Re: Strange warning from g++ "returning reference to temporary"

"Martin T." <>
Thu, 11 Dec 2008 13:04:52 CST
blargg wrote:

Martin T. wrote:

blargg wrote:

    operator const char* const*() const { return &s; } // OK, right?

I don't think that will compile. You probably meant:
operator const char* const() const { return &s; }

Why not? &s has type 'char* const*', which is convertible to 'const
char* const*' (C++03 section 4.4 paragraph 4).

I'm sorry you're right. I was just not able to parse the syntax :-)


Since the equivalent pointer version is OK, why shouldn't I be able to
take a reference of type 'const char* const&' to an object of type
'char* const'? I cannot change the pointer through the reference (just
as with the equivalent pointer version), so there's no need for a
temporary. Put another way, if there needed to be a temporary, then
the equivalent pointer version would also need a temporary.

You are quite right I think - see below.


If the reference version really is invalid (and the pointer version
not), then this is one glaring difference between references and
pointers where one would expect them to behave the same.

Well. As you a dealing with a [pointer to char] you should compare it
with a [reference to char] and NOT, as you do in the above example,
a [reference to pointer to char].

Let's generalize that, for clarity: "As you a dealing with a [pointer
to T] you should compare it with a [reference to T] and NOT, as you do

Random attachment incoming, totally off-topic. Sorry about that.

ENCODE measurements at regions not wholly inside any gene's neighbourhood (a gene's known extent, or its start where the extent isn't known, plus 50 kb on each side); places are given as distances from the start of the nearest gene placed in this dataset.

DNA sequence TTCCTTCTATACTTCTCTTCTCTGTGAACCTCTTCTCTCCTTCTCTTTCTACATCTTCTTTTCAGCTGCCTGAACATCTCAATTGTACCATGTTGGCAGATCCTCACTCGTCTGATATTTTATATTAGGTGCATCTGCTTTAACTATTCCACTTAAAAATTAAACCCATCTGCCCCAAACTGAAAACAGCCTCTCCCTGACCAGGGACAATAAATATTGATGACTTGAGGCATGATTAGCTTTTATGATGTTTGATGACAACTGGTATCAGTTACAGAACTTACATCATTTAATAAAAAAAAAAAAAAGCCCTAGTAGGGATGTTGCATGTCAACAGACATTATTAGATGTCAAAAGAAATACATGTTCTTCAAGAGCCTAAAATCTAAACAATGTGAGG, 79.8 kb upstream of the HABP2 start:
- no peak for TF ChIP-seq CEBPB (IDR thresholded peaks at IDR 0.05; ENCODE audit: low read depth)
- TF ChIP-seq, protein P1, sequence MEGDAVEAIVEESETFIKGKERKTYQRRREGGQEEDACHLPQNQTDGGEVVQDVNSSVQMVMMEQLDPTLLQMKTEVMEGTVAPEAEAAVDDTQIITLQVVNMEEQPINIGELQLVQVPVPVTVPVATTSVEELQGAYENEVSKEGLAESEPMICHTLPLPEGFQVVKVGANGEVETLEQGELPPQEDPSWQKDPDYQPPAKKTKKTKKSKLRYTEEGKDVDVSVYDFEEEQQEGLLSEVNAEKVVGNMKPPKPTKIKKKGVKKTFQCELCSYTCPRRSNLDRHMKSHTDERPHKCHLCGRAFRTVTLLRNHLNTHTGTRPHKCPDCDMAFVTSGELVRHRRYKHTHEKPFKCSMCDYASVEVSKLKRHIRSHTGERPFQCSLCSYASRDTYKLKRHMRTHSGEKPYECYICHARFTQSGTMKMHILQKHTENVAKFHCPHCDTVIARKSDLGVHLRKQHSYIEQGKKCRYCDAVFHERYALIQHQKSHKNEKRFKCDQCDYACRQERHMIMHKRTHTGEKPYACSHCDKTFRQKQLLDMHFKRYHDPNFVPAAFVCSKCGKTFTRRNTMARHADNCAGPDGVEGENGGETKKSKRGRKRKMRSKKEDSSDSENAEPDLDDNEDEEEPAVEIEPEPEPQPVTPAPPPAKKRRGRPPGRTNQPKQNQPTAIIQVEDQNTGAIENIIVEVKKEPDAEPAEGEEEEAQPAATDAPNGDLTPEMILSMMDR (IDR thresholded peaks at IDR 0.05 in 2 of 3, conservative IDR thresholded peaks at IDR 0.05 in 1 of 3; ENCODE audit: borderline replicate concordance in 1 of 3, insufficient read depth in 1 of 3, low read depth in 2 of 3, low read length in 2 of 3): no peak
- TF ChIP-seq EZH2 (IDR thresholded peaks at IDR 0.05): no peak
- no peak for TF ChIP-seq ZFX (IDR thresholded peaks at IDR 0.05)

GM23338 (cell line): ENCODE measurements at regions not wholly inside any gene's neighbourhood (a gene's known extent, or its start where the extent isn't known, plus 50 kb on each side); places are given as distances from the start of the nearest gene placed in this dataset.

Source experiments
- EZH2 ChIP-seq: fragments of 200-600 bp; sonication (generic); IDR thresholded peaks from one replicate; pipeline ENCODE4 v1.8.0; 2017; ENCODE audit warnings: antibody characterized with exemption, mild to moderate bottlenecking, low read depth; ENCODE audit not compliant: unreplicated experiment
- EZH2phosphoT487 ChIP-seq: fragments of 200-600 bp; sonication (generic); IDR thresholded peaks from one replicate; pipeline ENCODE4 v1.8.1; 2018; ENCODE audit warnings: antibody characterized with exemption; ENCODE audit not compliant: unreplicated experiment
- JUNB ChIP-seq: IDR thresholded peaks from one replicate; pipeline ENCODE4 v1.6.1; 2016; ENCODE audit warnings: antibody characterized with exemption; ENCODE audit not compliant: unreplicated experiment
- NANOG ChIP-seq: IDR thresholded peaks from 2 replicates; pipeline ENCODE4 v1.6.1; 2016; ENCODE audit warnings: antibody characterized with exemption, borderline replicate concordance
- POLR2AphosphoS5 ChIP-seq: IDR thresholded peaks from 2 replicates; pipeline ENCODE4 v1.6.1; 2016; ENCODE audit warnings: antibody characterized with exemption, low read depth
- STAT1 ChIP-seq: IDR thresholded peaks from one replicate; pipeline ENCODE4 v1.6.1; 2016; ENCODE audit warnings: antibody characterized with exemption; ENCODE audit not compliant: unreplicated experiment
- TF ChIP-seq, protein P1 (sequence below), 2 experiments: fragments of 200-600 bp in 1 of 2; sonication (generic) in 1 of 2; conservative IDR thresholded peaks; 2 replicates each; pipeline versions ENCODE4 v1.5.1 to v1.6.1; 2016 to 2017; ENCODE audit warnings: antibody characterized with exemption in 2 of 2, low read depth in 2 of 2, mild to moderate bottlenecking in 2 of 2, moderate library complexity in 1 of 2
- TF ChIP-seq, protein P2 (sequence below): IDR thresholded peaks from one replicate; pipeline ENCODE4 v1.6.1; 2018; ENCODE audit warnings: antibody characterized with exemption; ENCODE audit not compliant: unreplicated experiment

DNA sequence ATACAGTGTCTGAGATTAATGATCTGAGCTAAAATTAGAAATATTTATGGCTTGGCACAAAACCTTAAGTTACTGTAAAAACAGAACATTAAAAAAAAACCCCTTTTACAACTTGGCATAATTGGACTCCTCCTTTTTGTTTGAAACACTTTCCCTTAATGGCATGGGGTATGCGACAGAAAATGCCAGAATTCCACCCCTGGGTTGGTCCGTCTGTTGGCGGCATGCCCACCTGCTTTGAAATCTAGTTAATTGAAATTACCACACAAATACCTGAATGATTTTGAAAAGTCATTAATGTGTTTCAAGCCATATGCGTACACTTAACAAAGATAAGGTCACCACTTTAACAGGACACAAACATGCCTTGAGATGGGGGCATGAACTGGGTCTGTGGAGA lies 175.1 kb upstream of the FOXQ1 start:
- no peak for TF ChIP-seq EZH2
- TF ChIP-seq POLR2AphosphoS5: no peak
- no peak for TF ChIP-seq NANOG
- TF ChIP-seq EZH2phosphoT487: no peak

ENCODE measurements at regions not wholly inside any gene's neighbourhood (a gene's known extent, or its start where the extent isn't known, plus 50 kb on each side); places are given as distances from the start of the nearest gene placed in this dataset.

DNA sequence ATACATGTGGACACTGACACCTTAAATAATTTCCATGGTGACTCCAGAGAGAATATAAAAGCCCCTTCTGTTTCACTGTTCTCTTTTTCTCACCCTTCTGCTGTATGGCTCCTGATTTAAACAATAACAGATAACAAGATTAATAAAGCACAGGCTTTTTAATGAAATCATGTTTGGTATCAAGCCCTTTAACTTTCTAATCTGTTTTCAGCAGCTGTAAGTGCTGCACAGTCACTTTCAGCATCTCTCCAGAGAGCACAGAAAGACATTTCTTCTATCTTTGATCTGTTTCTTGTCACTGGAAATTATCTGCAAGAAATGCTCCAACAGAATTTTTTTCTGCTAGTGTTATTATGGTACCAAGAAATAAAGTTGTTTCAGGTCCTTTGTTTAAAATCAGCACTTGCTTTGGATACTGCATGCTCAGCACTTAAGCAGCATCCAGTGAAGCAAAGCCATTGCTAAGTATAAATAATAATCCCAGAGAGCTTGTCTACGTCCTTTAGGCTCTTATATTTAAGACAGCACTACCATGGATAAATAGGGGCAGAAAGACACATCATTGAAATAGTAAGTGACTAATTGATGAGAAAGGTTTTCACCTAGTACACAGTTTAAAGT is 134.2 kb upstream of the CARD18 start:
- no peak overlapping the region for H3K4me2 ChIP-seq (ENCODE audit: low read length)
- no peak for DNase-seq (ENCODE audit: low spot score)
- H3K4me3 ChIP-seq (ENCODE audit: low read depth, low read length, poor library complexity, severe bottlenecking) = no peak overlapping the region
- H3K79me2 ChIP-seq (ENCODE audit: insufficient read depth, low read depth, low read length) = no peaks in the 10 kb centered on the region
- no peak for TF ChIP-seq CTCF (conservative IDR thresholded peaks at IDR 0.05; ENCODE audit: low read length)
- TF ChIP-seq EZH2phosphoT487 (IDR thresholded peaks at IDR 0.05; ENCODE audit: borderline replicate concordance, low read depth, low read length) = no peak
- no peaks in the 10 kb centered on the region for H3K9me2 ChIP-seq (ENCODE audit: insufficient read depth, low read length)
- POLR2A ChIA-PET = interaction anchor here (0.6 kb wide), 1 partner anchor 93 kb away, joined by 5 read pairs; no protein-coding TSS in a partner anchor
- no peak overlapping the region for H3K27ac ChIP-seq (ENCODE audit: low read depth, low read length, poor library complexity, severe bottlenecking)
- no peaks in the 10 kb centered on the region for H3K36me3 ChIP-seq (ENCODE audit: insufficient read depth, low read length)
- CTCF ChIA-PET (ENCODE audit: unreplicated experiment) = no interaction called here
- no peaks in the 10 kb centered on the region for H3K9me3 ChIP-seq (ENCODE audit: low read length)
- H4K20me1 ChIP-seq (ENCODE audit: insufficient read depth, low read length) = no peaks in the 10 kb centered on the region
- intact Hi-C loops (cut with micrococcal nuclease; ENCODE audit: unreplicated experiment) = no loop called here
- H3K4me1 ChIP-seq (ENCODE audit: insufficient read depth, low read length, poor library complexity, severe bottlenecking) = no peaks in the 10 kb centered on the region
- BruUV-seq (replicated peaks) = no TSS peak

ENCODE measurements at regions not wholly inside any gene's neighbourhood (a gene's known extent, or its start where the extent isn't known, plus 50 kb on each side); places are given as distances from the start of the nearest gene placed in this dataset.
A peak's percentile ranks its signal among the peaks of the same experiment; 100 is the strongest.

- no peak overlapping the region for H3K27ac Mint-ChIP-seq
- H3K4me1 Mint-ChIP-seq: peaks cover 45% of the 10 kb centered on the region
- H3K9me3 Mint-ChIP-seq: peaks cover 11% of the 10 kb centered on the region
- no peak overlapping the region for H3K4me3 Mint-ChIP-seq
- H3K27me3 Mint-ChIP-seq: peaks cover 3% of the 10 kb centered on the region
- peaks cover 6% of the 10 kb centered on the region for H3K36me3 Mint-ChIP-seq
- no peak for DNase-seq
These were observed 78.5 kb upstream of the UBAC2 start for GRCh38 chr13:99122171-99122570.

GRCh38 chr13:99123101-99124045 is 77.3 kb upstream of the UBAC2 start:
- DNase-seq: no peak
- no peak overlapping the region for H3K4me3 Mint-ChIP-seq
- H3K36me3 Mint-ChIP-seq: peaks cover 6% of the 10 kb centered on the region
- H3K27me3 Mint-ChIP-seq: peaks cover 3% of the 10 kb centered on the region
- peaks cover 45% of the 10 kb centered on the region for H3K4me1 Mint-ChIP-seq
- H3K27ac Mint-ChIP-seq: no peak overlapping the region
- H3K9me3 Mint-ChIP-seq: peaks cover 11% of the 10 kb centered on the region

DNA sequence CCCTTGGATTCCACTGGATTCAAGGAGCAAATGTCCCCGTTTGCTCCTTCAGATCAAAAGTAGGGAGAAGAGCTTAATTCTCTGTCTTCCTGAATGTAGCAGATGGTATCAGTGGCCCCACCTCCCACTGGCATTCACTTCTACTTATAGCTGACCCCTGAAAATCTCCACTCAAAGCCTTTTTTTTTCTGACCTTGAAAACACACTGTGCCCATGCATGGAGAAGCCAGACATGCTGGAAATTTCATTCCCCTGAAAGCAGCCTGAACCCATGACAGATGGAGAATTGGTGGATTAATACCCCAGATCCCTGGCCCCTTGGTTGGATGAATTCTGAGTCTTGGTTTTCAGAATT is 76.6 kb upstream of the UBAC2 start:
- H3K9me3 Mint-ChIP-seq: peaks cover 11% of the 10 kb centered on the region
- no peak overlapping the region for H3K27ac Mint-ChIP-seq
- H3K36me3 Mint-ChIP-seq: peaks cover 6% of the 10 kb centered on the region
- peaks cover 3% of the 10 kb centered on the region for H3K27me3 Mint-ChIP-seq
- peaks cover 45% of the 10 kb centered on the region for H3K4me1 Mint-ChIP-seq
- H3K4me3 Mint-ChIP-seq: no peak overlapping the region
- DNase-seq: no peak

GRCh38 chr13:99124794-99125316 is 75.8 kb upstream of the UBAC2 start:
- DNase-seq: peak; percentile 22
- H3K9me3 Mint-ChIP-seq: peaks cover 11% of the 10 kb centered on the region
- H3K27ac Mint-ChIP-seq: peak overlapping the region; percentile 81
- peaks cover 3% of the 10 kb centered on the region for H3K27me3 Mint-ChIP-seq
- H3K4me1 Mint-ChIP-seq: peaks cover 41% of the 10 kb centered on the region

in the above example, with a [reference to pointer to T]."

Above, I AM doing the first, where T is 'const pointer to const char':

Yes, I misread what you intended to do.

     struct Foo
        char* s;

        typedef const char* const T;

        operator T* () const { return &s; }
        operator T& () const { return s; }

Doesn't it seem odd that the operator T* above is valid, but operator
T& is not (at least according to a few compilers and posters here)?

I have tried to compile your example with Visual Studio 2005 (language
extensions OFF and warning level 4). It compiles without warnings:

struct Foo
   char* s;

   typedef const char* const T;

    // Both Versions work with MS VC8 (VS 2005) with
    // Language extensions disabled and
    // Warning level 4.
    // (Indeed, the compiler generates exactly the same assembly code for
   operator T* () const { return &s; }
   operator T& () const { return s; }

int main(int, char**)
    Foo f;
    const char*const* xf1 = f; //.operator const char *const *();
    const char*const& xf2 = f; //.operator const char *const &();


    return 0;

I have tried it with comeau online and this gives:
"ComeauTest.c", line 12: warning: returning reference to local temporary
     operator T& () const { return s; }

So it would be quite interesting to see if comeau or gcc actually
produces different code for the two operators ...


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